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North by Northwest (1959)
Tonight's Feature Presentation


Starring: Cary Grant, Eva Marie Saint, James Mason, Martin Landau, Leo G. Carroll

Written By: Ernest Lehman Directed By: Alfred Hitchcock

The Short Version

Definitive Alfred Hitchcock.  (That counts as a full positive review in one sentence.)

Brilliant balance of wit, sizzle, and thrills.

And let’s not forget the world’s most famous crop duster.

Eva Marie Saint’s performance is minimalistic, but wow.

North by Northwest is compulsory viewing; this is just too good to miss.

The Long Version

What Kind Of Cheese Is It?


A master at work delivers a superb creation.

Pairs Well With...


Though if you’re going to polish off the bottle, please don’t drive afterwards.

“These two men, they poured a whole bottle of bourbon into me!  No, they didn't give me a chaser!”

“Now you listen to me!  I'm an advertising man, not a red herring.  I've got a job, a secretary, a mother, two ex-wives, and several bartenders that depend upon me, and I don't intend to disappoint them all by getting myself "slightly" killed!”

Have you ever wanted to be a superspy or some similar hero, travelling to exotic locales while trying to foil the dastardly villain, stay one step ahead of his evil henchmen, and, if you’re lucky, spark up a romance with the beautiful female lead?  (Can you even imagine being reluctant about such a thing?)

All right, you pragmatic types; if that seems a bit unrealistic, how about just being mistaken for such a person?  You still get all of the benefits, just not the lifetime of training beforehand to help you deal with them!  (Your upside is that you can start immediately simply by raising your hand at an inopportune moment right after a hotel clerk calls out someone else’s name.)

In North by Northwest, Alfred Hitchcock gets to indulge in one of his favorite bits of whimsy by dropping a character into exactly that scenario.  And because Hitch is at the controls and that character is played by Cary Grant (Arsenic and Old Lace), the results not only repel any notions of slapstick or parody, but indeed come away with the distinction of being one of cinema’s signature thrillers… albeit one with a healthy sense of fun.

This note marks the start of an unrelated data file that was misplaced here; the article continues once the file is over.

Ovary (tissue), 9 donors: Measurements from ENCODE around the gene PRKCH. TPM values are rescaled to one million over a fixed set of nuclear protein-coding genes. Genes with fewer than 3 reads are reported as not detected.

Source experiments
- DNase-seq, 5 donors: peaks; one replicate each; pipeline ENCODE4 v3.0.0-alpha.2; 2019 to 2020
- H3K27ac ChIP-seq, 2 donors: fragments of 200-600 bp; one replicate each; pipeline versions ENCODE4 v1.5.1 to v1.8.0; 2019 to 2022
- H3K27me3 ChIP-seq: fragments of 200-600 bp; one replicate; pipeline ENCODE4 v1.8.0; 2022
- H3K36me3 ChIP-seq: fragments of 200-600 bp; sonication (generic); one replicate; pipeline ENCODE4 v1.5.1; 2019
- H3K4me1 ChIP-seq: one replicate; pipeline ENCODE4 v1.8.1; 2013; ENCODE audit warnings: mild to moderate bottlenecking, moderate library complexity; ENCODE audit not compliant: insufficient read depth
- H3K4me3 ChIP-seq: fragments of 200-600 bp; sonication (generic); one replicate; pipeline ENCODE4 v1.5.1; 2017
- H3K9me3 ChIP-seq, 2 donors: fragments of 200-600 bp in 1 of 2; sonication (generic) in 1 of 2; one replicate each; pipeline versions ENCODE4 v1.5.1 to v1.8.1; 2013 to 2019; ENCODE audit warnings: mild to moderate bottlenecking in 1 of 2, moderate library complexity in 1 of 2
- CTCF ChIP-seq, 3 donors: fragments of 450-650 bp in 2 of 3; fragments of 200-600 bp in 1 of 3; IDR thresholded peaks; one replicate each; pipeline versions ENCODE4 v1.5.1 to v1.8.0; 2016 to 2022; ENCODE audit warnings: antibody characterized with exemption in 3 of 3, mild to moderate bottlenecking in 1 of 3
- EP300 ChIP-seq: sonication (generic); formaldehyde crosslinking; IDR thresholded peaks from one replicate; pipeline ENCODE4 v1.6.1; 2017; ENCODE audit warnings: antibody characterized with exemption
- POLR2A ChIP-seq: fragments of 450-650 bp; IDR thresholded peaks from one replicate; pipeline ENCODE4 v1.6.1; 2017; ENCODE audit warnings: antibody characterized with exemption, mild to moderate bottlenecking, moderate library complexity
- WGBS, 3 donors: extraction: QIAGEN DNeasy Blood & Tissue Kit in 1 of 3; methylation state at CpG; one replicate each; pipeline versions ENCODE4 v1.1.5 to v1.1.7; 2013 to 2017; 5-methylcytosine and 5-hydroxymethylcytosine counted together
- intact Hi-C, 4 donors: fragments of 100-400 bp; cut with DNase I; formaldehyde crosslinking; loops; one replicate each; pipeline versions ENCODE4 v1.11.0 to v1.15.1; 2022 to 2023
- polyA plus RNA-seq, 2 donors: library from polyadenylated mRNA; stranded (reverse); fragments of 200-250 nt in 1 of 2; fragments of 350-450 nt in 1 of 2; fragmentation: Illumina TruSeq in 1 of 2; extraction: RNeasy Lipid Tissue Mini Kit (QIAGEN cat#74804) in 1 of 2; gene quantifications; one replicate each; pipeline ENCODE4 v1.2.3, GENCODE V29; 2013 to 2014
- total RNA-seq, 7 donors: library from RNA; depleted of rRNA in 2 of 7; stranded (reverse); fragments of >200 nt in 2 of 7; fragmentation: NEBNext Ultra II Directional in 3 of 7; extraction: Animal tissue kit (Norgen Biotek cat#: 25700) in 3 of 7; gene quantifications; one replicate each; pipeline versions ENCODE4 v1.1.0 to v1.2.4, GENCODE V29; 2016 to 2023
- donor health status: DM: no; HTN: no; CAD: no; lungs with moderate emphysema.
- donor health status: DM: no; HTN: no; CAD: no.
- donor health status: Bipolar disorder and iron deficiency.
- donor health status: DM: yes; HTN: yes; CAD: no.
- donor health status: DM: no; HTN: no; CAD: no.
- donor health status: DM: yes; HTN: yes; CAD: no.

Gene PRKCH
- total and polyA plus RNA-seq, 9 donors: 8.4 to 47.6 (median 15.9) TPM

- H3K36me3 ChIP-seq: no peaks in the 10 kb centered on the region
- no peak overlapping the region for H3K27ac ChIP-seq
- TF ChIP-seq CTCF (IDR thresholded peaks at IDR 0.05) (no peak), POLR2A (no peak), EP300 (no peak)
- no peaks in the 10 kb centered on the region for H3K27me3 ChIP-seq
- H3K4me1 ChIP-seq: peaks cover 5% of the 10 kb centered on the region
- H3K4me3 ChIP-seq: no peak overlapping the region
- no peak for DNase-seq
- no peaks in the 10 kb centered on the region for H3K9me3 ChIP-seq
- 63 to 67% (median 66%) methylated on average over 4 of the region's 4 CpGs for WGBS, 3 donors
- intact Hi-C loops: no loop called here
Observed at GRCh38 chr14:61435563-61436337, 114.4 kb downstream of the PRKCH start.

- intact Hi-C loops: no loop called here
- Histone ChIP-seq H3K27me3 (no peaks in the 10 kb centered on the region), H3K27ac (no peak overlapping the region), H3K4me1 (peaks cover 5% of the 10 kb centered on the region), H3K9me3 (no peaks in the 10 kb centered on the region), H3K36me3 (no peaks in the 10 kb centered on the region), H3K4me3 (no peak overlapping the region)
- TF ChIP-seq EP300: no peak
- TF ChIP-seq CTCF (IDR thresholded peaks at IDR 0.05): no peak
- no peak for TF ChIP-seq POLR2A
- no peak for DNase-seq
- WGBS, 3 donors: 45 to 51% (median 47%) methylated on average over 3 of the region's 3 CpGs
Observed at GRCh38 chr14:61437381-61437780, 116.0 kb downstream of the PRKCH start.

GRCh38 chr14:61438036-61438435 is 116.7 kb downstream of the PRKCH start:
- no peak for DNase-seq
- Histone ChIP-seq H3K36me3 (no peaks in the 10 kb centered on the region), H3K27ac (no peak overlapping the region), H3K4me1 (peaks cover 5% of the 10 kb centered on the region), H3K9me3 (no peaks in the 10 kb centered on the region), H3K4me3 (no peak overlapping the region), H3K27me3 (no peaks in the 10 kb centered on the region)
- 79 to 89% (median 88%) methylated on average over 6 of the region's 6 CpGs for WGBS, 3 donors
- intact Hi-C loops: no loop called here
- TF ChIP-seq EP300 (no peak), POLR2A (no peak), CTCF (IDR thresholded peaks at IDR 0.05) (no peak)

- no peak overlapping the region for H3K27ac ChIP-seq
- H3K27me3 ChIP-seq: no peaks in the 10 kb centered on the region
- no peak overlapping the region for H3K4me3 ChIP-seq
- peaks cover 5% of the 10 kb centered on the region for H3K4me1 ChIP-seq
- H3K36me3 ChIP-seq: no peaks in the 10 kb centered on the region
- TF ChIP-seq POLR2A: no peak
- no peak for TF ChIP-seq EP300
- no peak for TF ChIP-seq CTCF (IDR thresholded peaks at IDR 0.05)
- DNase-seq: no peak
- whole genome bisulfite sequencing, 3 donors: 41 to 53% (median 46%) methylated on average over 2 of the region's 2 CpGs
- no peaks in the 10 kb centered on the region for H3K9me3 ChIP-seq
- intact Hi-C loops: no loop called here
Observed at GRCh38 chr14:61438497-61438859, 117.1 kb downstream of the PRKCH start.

The secret here is that Hitchcock makes sure that his cast plays it as straight up as possible, and that only screenwriter Ernest Lehman (and, of course, the audience) gets to have any laughs with the story.  This is important, because if the players – especially Cary Grant – were to fully acknowledge the absurd elements of the premise, the thriller aspect would fall apart.  (This is particularly true during the first act, wherein Lehman’s otherwise taut and indeed near-perfect script takes the “mama’s boy” aspect of the main character too far.)  Instead, they play things as seriously as life and death – which everything is, by the thriller count – and so even as the audience gets a few grins at watching Cary Grant’s character try to control a car while stone drunk in order to avoid being killed, the fact that said character is indeed trying to avoid being killed remains at the forefront.  The same holds true whenever he’s called upon to do something ridiculous to save his skin; the audience can smile and enjoy it precisely because the character himself isn’t laughing.  This pays further dividends down the road when there’s nothing at all funny about the predicaments that our hero finds himself in, for those dramatic moments become all the more dramatic thanks to the way he’s handled himself before.

Indeed, taking a few steps back, the straight laced delivery of often wickedly comedic dialogue during absurd situations that the audiences need to be able to accept as serious ones can be seen as a model for decades of action thrillers to come… especially those featuring a certain agent of the British Secret Service.  (Whose original novels, I cannot help but imagine, surely must have provided some bit of influence on this screenplay.  Hooray for big circles.)  Come to think of it, so can a lot of elements of this movie.